# Averaging the Power of Portfolios

The interaction between dependent or connected risk and independent risk is interesting and will significantly change the overall probability of success or failure of an endeavour or organisation.

As discussed in my last post on ‘The Flaw of Averages’  using a single average value for an uncertainty is a recipe for disaster. But there is a difference between averaging, connecting and combining uncertainties (or risk).

Where risk events are connected, the ability to model and appreciate the effect of the risk events interacting with each other is difficult. In ‘The Flaw of Averages’ Sam Shaw uses the simile of wobbling a step ladder to determine the uncertainty of how safe the ladder is to climb. You can test the stability of one ladder by giving it a good ‘wobble’. However, if you are trying to determine the stability of a plank between two stepladders doubling the information from wobbling just one is not a lot of help. Far more sophisticated modelling is needed and even then you cannot be certain the full set of potential interactions is correctly combined in the model. The more complex the interactions between uncertainties, the less accurate the predictive model.

However, when the risks or uncertainties are independent, combining the risks through the creation of a portfolio of uncertainties reduces the overall uncertainty quite dramatically.

The effect of portfolios

Consider a totally unbiased dice, any one throw can end up anywhere and every value between 1 & 6 has an equal probability of being achieved. The more throws, the more even the results for each possibility and consequently there is no possibility of determining the outcome!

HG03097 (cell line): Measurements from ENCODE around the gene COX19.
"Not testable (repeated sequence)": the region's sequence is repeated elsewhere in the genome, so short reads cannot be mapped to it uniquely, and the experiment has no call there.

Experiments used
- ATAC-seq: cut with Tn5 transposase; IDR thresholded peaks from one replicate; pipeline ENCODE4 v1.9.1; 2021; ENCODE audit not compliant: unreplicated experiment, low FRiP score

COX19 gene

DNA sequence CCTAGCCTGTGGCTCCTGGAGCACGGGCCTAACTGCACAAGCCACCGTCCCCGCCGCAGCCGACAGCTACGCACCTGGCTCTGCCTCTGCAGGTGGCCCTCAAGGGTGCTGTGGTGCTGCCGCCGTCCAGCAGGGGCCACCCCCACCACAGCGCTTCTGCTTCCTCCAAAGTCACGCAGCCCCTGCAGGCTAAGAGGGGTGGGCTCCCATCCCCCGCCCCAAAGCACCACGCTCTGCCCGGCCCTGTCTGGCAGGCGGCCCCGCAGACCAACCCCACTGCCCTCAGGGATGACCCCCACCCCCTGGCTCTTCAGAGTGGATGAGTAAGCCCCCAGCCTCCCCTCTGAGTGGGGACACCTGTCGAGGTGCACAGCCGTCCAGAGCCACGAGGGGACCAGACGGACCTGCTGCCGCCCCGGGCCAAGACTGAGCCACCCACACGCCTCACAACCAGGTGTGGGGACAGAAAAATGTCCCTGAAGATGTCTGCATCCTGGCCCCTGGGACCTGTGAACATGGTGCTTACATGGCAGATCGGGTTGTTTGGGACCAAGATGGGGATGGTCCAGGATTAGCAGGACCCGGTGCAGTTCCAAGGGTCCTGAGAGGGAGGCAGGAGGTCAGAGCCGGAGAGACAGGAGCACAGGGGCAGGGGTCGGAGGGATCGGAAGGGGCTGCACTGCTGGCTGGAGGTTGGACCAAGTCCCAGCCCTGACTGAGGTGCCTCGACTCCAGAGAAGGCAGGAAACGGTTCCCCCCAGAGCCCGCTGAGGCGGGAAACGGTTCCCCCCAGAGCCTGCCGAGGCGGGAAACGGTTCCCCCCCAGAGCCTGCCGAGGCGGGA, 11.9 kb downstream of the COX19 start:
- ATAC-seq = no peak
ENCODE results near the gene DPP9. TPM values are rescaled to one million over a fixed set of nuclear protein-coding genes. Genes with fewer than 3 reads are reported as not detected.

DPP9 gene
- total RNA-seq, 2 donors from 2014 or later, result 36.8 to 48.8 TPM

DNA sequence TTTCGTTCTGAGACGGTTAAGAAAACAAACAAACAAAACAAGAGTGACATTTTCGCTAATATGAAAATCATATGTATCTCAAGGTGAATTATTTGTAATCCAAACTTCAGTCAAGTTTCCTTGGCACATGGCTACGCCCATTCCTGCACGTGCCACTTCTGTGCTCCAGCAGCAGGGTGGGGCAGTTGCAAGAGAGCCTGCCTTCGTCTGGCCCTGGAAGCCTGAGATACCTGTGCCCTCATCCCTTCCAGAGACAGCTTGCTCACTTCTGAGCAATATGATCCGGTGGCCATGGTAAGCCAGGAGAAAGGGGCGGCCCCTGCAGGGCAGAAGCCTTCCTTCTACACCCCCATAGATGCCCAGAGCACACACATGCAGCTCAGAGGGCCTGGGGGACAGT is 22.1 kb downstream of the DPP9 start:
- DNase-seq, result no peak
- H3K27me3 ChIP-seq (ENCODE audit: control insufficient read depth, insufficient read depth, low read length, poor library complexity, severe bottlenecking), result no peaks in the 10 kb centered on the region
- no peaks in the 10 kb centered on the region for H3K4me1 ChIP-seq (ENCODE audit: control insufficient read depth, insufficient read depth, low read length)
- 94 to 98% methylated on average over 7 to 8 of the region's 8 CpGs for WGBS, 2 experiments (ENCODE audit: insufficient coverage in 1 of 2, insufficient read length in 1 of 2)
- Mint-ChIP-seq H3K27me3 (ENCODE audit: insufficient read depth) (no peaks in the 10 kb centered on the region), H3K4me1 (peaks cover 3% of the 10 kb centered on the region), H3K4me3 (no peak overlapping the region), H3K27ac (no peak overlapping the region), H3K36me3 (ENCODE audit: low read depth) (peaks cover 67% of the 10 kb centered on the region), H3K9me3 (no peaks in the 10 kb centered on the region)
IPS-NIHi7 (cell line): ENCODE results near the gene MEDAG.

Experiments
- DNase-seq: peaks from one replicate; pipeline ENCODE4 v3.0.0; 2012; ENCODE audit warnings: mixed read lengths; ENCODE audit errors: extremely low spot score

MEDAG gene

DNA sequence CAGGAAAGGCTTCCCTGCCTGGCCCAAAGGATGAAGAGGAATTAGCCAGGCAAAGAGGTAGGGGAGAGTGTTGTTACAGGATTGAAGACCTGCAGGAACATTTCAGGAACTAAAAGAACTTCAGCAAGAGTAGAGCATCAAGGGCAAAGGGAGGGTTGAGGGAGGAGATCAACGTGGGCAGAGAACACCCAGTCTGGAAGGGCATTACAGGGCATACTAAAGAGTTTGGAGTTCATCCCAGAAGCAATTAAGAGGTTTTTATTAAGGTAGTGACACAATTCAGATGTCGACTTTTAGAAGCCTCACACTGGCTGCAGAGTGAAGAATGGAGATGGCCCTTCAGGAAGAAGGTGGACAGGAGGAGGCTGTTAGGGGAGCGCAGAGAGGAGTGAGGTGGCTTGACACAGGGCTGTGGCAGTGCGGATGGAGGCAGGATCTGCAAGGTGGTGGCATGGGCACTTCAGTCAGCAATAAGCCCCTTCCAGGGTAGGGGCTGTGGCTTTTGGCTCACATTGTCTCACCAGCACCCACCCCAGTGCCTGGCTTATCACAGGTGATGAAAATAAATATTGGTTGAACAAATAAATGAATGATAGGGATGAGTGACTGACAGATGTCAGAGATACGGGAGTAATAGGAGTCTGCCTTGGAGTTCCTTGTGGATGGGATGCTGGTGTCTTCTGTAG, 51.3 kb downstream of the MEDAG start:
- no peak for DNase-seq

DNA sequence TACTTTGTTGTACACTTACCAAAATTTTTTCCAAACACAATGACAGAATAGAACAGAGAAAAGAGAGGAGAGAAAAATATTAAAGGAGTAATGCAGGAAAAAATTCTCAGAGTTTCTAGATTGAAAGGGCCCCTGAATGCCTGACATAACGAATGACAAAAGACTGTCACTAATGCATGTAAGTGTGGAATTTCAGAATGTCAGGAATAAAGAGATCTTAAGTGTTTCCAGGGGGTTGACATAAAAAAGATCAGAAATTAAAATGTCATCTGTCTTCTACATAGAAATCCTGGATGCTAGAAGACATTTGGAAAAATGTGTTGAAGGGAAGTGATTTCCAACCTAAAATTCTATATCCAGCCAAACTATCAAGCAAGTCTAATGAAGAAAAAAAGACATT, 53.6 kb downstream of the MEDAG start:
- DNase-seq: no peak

The distribution after 10, 100 and 1000 throws.

As the number of throws increase, the early distortions apparent after 10 throws smooth out and after 1000 throws the probabilities are almost equal.

However, combine two dice and total the score results in a very different outcome. Whilst it is possible to throw any value between 2 & 12, the probability of achieving a number nearer the middle of the range is much higher than the probability of achieving a 2 or a 12. The potential range of outcomes starts to approximate a ‘normal distribution curve’ (or a bell curve). The reason for this is there is only one combination of numbers that will produce a 2 or a 12; there are significantly more combinations that can make 7.

The more dice you add to the ‘throw’, the closer the curve becomes to a ‘normal distribution’ (or bell curve), which is normally what you expect/get, which is the origin of the name!

The consequence of this phenomenon is to demonstrate that the creation of a portfolio of projects will have the effect of generating a normal distribution curve for the outcome of the overall portfolio, which makes the process of portfolio management a more certain undertaking than the management of the individual projects within the portfolio. The overall uncertainty is less than the individual uncertainties……

Each project carries its level of uncertainty and has a probability of succeeding off-set by a probability of failing (see Stakeholder Risk Tolerance) but as more projects are added the probability of the overall portfolio performing more or less as expected increases, provided each of the uncertainties are independent! This effect is known as the Central Limit Theorem.